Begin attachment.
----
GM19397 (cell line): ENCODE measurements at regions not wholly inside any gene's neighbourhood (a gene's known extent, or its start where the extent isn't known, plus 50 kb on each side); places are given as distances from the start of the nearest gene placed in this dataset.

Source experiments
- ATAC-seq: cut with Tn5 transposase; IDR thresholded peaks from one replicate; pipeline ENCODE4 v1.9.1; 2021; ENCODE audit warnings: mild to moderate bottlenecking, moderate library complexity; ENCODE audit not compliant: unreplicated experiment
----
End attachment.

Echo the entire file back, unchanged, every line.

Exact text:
GM19397 (cell line): ENCODE measurements at regions not wholly inside any gene's neighbourhood (a gene's known extent, or its start where the extent isn't known, plus 50 kb on each side); places are given as distances from the start of the nearest gene placed in this dataset.

Source experiments
- ATAC-seq: cut with Tn5 transposase; IDR thresholded peaks from one replicate; pipeline ENCODE4 v1.9.1; 2021; ENCODE audit warnings: mild to moderate bottlenecking, moderate library complexity; ENCODE audit not compliant: unreplicated experiment